6.4 Magnitude Earthquake Strikes West Coast Off Vancouver Island; Geologist calls it "A Good Wakeup Call"

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An earthquake estimated at 6.4 magnitude has just struck off Vancouver Island. First report of damage from Twitter:

damage report: a small piece of wood fell off my neighbours wood pile. Will attempt to get a photo, after my latte.

TreeHugger Mat, who just survived the East coast earthquake of two weeks ago sends his best wishes:

My heart goes out to those people who didn't feel anything and are 100% alright.

Earthquakes are far more common on the west coast, so we probably shouldn't expect the kind of hype and horror that happened on the east coast. It is a minor quake, and the official line appears to be:

No tsunami watch or advisory or warning has been issued for BC

Simon Fraser University Geologist Brent Ward reports:

A 6.7 magnitude earthquake just occurred off Vancouver Island. The effects were felt in the Lower Mainland. SFU geologist Brent Ward said the quake likely originated from stress built up due to the oceanic Juan de Fuca plate subducting under the North American plate. "This quake would have been most strongly felt in small communities on the west coast of Vancouver Island, such as Gold River and Zebalos, and possibly in Tofino and Ucluelet," he says.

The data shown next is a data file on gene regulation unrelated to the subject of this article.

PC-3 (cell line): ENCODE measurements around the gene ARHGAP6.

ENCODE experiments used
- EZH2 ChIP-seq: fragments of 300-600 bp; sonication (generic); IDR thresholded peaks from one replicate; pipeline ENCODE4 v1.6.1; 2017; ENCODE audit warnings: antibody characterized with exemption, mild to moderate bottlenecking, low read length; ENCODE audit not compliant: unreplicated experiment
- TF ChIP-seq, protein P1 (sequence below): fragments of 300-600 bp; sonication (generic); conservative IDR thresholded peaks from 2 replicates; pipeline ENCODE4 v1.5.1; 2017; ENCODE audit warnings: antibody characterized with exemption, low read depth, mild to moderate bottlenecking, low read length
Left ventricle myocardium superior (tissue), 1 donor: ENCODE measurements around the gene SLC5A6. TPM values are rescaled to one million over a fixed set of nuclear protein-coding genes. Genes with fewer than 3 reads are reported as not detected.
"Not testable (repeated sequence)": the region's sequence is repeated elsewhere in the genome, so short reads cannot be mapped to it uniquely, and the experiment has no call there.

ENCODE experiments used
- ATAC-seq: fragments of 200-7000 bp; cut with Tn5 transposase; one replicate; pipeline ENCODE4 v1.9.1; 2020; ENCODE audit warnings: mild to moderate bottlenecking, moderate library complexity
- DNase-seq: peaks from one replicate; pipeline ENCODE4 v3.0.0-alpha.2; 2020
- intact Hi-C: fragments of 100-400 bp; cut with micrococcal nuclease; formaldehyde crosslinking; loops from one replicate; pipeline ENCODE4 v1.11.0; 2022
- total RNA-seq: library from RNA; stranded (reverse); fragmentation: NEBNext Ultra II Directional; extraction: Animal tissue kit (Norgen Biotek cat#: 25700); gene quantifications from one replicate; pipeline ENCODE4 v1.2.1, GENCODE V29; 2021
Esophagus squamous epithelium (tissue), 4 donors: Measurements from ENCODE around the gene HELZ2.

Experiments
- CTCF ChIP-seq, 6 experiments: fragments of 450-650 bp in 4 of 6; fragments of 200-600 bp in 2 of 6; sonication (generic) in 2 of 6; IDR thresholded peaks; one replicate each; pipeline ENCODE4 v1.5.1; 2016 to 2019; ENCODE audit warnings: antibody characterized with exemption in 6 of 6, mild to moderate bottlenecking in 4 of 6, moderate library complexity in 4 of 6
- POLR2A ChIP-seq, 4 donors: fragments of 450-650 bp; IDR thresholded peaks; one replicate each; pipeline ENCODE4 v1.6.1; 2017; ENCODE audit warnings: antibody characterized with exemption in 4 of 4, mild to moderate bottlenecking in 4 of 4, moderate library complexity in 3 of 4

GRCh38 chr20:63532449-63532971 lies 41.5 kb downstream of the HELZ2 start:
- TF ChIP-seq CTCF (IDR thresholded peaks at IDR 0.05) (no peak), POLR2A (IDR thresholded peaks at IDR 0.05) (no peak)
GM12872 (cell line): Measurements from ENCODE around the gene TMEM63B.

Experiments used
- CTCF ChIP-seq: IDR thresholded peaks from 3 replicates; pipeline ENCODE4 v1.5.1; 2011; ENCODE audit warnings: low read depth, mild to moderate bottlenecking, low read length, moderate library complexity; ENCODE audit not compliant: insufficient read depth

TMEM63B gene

I am calling Professor Ward to see if I can get an interview. Professor Ward called me and said that it is a small earthquake off the coast, that there is no real damage from it, he did not feel it at Simon Fraser University in Vancouver, but that people in tall buildings did. (they are designed to sway in such circumstances) He said it was "a good wakeup call."

From the Globe and Mail:

In the small coastal community of Zeballos, the quake prompted some residents to "throw their cats and dogs into the car and prepared to head out of town," said Carolyne Withrow, who runs the local fuel dock. "It shook for about 40 seconds, then there was silence, then it went again, a little harder."

The Globe also contacted Brent Ward and writes:

The quake was muted because the event occurred 26 kilometres below the surface, said geologist Brent Ward of Simon Fraser University. However, the rumbling could be enough to crack brick walls and plaster in nearby Gold River and Zeballos, he said.

The Friday quake should be a "a good wake-up call" for British Columbians, Mr. Ward said. "It should remind people to get their earthquake kits together and have a plan in place," he said.

Favourite tweet:

"Even the earth is excited that it's Friday!"